Steve Jobs – Innovation Personified

Apple IIc
Apple IIc

I wrote my first line of code on an apple II machine in BASIC when I was probably 13. Surely, there were IBM PCs around, but they looked clunkier than my Apple. I learned my first desktop publishing lessons on a Macintosh Classic connected to a laser printer on an apple talk network (the crude 1980s networking introduced by Apple). Wow! They had it all even then.

Next Computer
Next Computer

I moved on from Apple to Commodores about the time Steve left Apple to pursue other adventures. But by the time I was in college, I had found my new love. The NeXT computers with their ingenious NeXTStep Operating Systems. Yes, Steve’s second company was Next Computers right after he left Apple. So for the next four years (early 1990s) I wrote my papers on it, learned how to program in languages like C, Objective C, Perl, used this platform to build my first websites and ofcourse surfed the web (yes before Netscape era), and most importantly learned the Unix operating system the core of my career ever since.

NeXTStep

NextStep Desktop

The hardware and the accompanying software were so advanced in their times that even today, they can hold their own against the best of Microsoft Windows. The little black boxes let us use Graphical WordPerfect to finish our documents in visually pleasing screen fonts and let us print them on laser printers with a click of a button. While IBM PCs still boasted textual green screen based word processors connected to clunky dot matrix printers that made more noise than did any useful printing. We used to send emails through (even voice mails to other NeXT Step users) to people across the world using its graphical and simple to use email client. It let us read classics including the complete works of Shakespeare and other great books in perfect fonts and styles (probably world’s first Kindle), let me surf the web (before the birth of Netscape or even the tech boom on (an obscure) omni-page browser) and yes, it was all graphical, many years ahead of Windows 95. Did I mention, in my spare time, we used to play beautifully written games on it too. And some of them were networked, so that friends on other computers could join in. Yes, I am talking early 1990s ten years before networked/online games became a craze.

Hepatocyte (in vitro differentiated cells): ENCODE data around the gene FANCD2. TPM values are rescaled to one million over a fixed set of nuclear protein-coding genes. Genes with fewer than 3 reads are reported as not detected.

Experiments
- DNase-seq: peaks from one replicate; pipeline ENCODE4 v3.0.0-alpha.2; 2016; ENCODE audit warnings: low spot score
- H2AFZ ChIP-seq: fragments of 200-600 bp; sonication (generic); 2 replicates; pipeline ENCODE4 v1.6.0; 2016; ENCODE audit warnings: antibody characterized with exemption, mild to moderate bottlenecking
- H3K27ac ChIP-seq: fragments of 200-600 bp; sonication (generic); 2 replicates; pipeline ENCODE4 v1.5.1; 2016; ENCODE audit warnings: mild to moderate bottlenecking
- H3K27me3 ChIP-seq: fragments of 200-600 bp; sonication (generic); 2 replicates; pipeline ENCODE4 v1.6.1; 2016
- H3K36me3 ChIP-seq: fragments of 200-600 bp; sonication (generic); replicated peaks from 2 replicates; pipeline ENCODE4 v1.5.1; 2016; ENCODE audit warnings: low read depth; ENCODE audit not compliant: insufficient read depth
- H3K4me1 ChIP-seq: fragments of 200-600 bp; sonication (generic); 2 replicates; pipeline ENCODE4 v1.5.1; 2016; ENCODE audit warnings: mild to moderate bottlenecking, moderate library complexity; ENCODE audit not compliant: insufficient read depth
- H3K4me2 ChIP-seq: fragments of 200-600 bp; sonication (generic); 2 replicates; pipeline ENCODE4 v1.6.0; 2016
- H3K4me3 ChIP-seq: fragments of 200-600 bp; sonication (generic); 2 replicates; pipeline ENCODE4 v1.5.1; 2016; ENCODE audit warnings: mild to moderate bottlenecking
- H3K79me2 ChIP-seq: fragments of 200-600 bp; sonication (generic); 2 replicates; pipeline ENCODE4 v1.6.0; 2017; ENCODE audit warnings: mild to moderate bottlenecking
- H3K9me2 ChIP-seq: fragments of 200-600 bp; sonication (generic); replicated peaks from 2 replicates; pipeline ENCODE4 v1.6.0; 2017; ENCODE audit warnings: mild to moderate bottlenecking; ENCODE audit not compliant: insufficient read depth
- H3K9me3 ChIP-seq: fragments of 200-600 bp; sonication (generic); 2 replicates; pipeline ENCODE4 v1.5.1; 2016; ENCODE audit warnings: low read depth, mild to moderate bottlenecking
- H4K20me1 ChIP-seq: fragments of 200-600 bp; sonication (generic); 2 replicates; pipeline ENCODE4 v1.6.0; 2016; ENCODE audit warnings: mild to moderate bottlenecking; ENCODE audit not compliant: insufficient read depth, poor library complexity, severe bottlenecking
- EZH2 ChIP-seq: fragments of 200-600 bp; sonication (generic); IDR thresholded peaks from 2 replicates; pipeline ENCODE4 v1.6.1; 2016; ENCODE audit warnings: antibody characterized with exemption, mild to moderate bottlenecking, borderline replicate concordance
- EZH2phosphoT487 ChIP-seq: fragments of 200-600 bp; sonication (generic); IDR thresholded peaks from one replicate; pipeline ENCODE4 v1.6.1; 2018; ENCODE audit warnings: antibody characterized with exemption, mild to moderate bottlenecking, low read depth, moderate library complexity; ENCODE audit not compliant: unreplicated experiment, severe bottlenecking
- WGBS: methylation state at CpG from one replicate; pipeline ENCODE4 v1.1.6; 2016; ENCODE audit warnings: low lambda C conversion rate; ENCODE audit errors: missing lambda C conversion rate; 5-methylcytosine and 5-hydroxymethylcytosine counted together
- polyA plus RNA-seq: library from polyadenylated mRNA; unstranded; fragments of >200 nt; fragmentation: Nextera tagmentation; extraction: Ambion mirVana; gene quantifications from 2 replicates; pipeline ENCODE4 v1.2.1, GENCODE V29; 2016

Steve Jobs with Macintosh

The original Macintosh Computer

Today, all NeXT affectiandos know that Steve bought/merged his NeXT Computers into Apple upon his return in 1997 and then launched the revamped MacOS X, which is essentially the next generation of NeXTStep OS. MacOS X today powers all Apple computers and is one of the most stable Operating Systems out there.